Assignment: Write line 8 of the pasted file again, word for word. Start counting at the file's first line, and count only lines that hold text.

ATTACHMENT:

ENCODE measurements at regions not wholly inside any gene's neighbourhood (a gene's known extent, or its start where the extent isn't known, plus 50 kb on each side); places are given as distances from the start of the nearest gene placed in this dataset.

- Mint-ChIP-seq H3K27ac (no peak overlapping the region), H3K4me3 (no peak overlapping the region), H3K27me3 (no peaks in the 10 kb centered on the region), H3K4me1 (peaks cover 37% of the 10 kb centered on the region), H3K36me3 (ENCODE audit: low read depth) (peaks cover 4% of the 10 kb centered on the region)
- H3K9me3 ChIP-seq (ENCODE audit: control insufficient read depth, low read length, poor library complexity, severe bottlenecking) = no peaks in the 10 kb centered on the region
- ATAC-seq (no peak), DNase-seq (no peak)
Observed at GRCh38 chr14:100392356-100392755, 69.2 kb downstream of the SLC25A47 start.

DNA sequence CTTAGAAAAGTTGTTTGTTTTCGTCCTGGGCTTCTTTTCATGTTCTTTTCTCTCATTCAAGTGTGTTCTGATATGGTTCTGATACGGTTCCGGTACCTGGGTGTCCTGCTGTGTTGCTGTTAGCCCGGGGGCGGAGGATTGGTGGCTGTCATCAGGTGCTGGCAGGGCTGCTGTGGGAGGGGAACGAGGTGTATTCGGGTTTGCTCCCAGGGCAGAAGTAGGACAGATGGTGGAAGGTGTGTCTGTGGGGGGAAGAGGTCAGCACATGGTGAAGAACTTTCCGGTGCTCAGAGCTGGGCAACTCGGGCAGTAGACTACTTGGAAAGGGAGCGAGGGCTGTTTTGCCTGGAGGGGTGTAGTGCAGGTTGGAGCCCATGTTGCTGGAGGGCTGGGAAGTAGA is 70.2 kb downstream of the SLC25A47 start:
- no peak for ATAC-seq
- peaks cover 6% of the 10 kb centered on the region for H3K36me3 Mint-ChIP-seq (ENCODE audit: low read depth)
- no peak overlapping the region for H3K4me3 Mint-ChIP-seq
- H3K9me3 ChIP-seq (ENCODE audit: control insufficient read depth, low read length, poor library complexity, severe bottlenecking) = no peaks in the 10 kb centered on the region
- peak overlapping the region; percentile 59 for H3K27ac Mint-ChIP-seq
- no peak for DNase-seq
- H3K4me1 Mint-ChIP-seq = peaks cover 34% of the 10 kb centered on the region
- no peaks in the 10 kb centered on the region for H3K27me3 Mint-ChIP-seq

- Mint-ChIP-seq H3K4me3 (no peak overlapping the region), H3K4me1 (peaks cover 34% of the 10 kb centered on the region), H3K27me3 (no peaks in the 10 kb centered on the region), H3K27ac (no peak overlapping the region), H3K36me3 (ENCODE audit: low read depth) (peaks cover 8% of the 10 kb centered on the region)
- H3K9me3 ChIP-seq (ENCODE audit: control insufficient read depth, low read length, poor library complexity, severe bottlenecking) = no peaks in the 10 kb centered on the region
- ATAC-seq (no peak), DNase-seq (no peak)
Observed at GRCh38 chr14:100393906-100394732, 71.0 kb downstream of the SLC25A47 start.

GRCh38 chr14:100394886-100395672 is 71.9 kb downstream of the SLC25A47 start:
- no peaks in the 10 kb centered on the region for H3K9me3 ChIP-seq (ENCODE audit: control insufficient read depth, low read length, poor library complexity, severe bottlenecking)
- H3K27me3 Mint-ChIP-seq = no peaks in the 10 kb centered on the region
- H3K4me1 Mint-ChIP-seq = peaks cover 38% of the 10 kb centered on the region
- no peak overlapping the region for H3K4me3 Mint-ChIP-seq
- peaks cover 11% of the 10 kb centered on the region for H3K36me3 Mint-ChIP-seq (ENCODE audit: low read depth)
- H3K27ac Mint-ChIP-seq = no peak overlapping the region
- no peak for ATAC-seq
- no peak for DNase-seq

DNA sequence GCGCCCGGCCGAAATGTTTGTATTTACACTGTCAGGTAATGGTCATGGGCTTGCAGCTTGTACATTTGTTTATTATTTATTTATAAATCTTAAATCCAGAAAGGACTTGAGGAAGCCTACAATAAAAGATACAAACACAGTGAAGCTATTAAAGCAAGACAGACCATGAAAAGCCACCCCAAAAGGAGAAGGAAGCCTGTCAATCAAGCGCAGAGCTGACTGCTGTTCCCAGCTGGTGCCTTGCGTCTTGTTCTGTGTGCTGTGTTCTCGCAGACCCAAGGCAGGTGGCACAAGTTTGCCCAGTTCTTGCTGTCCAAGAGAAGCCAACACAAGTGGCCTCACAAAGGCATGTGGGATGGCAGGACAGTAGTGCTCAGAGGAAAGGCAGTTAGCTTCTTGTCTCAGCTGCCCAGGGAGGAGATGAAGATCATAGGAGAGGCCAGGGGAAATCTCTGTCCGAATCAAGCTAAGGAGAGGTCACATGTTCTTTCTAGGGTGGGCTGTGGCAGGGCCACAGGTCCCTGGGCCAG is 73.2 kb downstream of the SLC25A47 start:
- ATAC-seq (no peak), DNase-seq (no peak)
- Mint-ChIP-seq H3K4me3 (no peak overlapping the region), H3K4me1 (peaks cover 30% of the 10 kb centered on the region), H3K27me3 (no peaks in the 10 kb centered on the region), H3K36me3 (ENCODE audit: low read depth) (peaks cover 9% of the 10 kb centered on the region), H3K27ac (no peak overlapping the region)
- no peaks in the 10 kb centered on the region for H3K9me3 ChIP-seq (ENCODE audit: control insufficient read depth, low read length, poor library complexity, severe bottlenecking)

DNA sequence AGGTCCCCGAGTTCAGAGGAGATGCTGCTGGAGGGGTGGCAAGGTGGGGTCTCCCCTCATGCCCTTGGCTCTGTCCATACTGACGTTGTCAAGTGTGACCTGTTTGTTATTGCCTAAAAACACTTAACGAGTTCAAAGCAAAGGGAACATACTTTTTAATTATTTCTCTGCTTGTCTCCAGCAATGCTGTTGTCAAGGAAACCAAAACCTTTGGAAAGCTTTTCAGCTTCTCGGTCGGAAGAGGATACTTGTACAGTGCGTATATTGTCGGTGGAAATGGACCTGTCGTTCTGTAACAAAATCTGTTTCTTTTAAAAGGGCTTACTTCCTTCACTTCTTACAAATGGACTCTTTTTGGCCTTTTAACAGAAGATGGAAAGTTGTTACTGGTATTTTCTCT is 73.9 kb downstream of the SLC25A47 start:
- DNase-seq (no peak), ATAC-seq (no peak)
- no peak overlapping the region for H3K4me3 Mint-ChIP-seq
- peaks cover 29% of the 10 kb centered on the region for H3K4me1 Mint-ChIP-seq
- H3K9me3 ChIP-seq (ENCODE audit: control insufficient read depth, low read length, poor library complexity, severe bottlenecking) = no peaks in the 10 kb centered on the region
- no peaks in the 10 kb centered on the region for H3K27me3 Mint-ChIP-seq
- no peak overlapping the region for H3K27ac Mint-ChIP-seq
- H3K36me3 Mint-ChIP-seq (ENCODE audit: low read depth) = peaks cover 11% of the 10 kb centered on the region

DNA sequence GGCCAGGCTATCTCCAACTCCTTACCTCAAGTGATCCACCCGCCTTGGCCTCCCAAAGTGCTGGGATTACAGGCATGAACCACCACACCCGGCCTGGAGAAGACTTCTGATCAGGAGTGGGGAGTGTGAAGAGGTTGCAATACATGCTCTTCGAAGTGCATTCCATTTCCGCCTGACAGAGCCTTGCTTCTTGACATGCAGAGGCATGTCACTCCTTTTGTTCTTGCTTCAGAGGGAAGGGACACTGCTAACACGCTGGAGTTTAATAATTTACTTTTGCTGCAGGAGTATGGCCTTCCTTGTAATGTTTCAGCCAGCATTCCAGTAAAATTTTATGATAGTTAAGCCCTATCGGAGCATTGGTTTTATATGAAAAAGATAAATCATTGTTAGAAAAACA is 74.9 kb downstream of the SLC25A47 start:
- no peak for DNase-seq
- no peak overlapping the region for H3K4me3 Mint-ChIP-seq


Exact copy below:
- peaks cover 6% of the 10 kb centered on the region for H3K36me3 Mint-ChIP-seq (ENCODE audit: low read depth)